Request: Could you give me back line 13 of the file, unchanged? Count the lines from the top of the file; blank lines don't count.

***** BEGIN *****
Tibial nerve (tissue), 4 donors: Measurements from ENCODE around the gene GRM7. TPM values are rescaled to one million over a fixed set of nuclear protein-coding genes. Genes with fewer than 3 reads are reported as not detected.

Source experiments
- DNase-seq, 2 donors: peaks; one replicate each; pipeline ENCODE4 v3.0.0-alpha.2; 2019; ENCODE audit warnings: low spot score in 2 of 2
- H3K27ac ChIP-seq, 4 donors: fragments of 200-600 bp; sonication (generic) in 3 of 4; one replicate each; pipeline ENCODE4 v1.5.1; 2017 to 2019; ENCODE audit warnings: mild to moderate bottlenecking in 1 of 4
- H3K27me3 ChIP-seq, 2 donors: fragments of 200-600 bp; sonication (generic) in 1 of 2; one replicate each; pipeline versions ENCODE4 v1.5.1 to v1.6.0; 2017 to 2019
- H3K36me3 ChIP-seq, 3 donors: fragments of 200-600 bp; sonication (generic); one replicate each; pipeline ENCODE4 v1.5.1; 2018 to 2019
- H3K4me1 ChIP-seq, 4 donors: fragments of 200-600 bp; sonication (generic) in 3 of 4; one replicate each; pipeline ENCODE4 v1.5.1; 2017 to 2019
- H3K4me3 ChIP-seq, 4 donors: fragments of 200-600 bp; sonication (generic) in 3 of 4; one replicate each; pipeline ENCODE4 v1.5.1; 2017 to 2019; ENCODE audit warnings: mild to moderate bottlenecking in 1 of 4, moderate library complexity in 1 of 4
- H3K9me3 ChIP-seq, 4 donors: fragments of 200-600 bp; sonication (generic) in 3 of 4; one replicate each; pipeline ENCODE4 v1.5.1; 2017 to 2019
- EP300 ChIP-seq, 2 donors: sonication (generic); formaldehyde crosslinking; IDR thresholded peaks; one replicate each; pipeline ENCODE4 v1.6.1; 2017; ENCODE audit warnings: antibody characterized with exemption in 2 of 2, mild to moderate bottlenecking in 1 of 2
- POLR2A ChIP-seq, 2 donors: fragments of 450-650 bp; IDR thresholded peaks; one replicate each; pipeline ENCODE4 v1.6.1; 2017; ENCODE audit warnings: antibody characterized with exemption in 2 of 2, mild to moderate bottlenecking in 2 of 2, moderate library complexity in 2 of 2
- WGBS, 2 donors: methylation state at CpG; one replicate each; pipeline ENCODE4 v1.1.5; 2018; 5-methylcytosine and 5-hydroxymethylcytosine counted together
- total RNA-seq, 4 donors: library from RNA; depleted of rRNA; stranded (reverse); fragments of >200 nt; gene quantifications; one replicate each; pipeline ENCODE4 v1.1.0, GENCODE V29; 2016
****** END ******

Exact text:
- total RNA-seq, 4 donors: library from RNA; depleted of rRNA; stranded (reverse); fragments of >200 nt; gene quantifications; one replicate each; pipeline ENCODE4 v1.1.0, GENCODE V29; 2016